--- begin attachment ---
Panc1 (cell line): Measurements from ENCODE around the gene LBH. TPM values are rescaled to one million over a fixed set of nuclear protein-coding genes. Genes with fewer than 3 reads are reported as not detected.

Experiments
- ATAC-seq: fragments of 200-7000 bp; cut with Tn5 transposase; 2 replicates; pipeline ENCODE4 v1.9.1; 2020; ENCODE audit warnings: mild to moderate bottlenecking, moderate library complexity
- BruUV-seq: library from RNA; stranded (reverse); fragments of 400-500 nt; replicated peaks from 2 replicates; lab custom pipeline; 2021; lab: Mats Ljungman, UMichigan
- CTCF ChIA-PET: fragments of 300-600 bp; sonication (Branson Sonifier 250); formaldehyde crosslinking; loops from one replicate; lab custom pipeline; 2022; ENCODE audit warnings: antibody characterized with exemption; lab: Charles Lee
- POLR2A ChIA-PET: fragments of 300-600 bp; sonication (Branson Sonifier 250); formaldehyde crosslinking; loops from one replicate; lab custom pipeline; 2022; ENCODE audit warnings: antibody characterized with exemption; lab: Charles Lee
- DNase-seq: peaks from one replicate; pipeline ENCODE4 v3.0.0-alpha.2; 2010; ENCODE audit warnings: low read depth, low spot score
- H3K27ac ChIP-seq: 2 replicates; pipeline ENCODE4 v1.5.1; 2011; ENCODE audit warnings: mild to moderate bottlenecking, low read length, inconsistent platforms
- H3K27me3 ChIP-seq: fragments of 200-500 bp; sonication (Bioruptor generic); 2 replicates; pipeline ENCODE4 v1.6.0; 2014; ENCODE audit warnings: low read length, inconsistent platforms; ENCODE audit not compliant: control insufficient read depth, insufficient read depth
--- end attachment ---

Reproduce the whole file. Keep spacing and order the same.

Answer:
Panc1 (cell line): Measurements from ENCODE around the gene LBH. TPM values are rescaled to one million over a fixed set of nuclear protein-coding genes. Genes with fewer than 3 reads are reported as not detected.

Experiments
- ATAC-seq: fragments of 200-7000 bp; cut with Tn5 transposase; 2 replicates; pipeline ENCODE4 v1.9.1; 2020; ENCODE audit warnings: mild to moderate bottlenecking, moderate library complexity
- BruUV-seq: library from RNA; stranded (reverse); fragments of 400-500 nt; replicated peaks from 2 replicates; lab custom pipeline; 2021; lab: Mats Ljungman, UMichigan
- CTCF ChIA-PET: fragments of 300-600 bp; sonication (Branson Sonifier 250); formaldehyde crosslinking; loops from one replicate; lab custom pipeline; 2022; ENCODE audit warnings: antibody characterized with exemption; lab: Charles Lee
- POLR2A ChIA-PET: fragments of 300-600 bp; sonication (Branson Sonifier 250); formaldehyde crosslinking; loops from one replicate; lab custom pipeline; 2022; ENCODE audit warnings: antibody characterized with exemption; lab: Charles Lee
- DNase-seq: peaks from one replicate; pipeline ENCODE4 v3.0.0-alpha.2; 2010; ENCODE audit warnings: low read depth, low spot score
- H3K27ac ChIP-seq: 2 replicates; pipeline ENCODE4 v1.5.1; 2011; ENCODE audit warnings: mild to moderate bottlenecking, low read length, inconsistent platforms
- H3K27me3 ChIP-seq: fragments of 200-500 bp; sonication (Bioruptor generic); 2 replicates; pipeline ENCODE4 v1.6.0; 2014; ENCODE audit warnings: low read length, inconsistent platforms; ENCODE audit not compliant: control insufficient read depth, insufficient read depth